Before Covid, you could almost guarantee that pandemics and epidemics were excluded from the roster of coverable events by most travel insurance providers. That has changed a little since 2020. 

While some domestic policies do cover Covid-related incidents, the amount you’re covered for, and how you are covered will change depending on your policy, the nature of your claim, and the circumstances. Most offer some form of cover for cancellation costs related to Covid-19 or the costs incurred if you have to cut your trip short because of the pandemic. 

But as always, remember that every policy is different and can have specific exclusions about locations and venues, as well as limits which might invalidate your claim.

And if you’re flying, it’d be worth checking if your flights have flexible booking options (most do). This feature lets you rebook with credits at a later time, should your flight get cancelled due to Covid-19, which might influence your decision about whether or not to take out domestic travel insurance.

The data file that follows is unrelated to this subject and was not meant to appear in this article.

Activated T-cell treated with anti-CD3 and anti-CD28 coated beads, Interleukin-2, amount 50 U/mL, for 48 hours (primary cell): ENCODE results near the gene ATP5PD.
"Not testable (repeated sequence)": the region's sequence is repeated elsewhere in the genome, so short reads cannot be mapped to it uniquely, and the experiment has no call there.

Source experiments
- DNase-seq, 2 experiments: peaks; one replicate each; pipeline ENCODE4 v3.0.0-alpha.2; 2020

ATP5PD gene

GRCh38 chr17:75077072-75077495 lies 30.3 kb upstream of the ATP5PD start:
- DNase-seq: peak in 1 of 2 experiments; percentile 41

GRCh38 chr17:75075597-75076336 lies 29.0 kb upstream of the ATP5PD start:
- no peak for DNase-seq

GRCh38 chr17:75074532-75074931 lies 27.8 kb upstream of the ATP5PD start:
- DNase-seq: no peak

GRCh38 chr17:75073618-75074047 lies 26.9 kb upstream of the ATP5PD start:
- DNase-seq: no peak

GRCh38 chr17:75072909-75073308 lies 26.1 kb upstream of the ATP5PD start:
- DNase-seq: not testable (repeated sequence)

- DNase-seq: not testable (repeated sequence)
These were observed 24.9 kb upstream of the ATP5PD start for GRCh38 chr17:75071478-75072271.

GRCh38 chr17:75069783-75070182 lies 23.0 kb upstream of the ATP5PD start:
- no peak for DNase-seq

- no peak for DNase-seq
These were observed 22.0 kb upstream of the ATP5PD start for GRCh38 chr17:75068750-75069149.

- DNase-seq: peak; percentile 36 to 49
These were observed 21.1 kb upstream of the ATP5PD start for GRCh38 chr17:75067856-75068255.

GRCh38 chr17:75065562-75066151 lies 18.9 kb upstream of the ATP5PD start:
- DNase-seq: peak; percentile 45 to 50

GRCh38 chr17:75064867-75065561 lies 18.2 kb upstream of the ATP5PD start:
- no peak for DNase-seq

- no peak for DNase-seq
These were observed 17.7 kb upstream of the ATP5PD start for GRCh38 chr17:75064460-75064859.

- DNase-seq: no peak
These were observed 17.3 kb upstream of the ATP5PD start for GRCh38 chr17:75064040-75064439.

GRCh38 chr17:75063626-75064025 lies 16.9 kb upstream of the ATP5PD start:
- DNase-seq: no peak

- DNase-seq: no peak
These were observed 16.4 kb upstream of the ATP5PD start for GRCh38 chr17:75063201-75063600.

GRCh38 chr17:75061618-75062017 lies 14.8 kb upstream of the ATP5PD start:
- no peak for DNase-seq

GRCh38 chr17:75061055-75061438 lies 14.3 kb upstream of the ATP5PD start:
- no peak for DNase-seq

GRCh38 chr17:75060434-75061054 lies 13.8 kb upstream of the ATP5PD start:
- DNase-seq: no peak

How much is domestic travel insurance?

Like international cover, the cost of domestic travel insurance is dependent on a huge range of factors related to where you’re going and who you are. The cost can even vary based on the provider and policy you chose. Things that impact the price of domestic cover include but are not limited to:

  • Your age 
  • The level of cover you take out
  • The duration of your trip
  • The activities you plan